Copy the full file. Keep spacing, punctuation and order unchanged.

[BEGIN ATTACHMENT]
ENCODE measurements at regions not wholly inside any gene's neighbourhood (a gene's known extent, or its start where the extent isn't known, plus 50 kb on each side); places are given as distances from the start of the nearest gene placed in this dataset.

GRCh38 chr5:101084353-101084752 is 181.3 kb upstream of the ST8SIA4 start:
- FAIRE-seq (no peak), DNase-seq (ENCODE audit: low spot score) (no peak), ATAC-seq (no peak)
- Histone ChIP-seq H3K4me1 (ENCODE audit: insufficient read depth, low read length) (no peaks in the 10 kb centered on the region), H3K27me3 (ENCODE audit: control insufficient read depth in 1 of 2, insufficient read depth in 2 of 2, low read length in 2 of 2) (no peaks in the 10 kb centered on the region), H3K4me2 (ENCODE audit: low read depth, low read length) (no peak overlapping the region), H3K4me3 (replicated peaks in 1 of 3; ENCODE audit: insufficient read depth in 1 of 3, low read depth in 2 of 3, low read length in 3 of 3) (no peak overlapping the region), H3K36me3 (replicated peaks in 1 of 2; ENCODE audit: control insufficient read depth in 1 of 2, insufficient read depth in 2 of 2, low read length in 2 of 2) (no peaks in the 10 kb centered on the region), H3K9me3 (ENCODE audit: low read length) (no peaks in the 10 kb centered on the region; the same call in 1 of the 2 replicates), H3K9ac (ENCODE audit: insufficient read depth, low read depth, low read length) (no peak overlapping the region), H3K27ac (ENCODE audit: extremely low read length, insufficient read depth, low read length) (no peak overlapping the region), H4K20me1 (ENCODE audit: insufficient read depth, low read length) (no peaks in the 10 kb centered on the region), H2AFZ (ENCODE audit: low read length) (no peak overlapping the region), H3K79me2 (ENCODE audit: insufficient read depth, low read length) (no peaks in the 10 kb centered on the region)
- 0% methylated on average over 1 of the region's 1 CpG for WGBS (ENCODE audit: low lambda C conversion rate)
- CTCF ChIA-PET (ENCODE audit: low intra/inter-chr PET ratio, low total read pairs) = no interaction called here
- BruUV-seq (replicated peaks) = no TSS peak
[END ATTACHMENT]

ENCODE measurements at regions not wholly inside any gene's neighbourhood (a gene's known extent, or its start where the extent isn't known, plus 50 kb on each side); places are given as distances from the start of the nearest gene placed in this dataset.

GRCh38 chr5:101084353-101084752 is 181.3 kb upstream of the ST8SIA4 start:
- FAIRE-seq (no peak), DNase-seq (ENCODE audit: low spot score) (no peak), ATAC-seq (no peak)
- Histone ChIP-seq H3K4me1 (ENCODE audit: insufficient read depth, low read length) (no peaks in the 10 kb centered on the region), H3K27me3 (ENCODE audit: control insufficient read depth in 1 of 2, insufficient read depth in 2 of 2, low read length in 2 of 2) (no peaks in the 10 kb centered on the region), H3K4me2 (ENCODE audit: low read depth, low read length) (no peak overlapping the region), H3K4me3 (replicated peaks in 1 of 3; ENCODE audit: insufficient read depth in 1 of 3, low read depth in 2 of 3, low read length in 3 of 3) (no peak overlapping the region), H3K36me3 (replicated peaks in 1 of 2; ENCODE audit: control insufficient read depth in 1 of 2, insufficient read depth in 2 of 2, low read length in 2 of 2) (no peaks in the 10 kb centered on the region), H3K9me3 (ENCODE audit: low read length) (no peaks in the 10 kb centered on the region; the same call in 1 of the 2 replicates), H3K9ac (ENCODE audit: insufficient read depth, low read depth, low read length) (no peak overlapping the region), H3K27ac (ENCODE audit: extremely low read length, insufficient read depth, low read length) (no peak overlapping the region), H4K20me1 (ENCODE audit: insufficient read depth, low read length) (no peaks in the 10 kb centered on the region), H2AFZ (ENCODE audit: low read length) (no peak overlapping the region), H3K79me2 (ENCODE audit: insufficient read depth, low read length) (no peaks in the 10 kb centered on the region)
- 0% methylated on average over 1 of the region's 1 CpG for WGBS (ENCODE audit: low lambda C conversion rate)
- CTCF ChIA-PET (ENCODE audit: low intra/inter-chr PET ratio, low total read pairs) = no interaction called here
- BruUV-seq (replicated peaks) = no TSS peak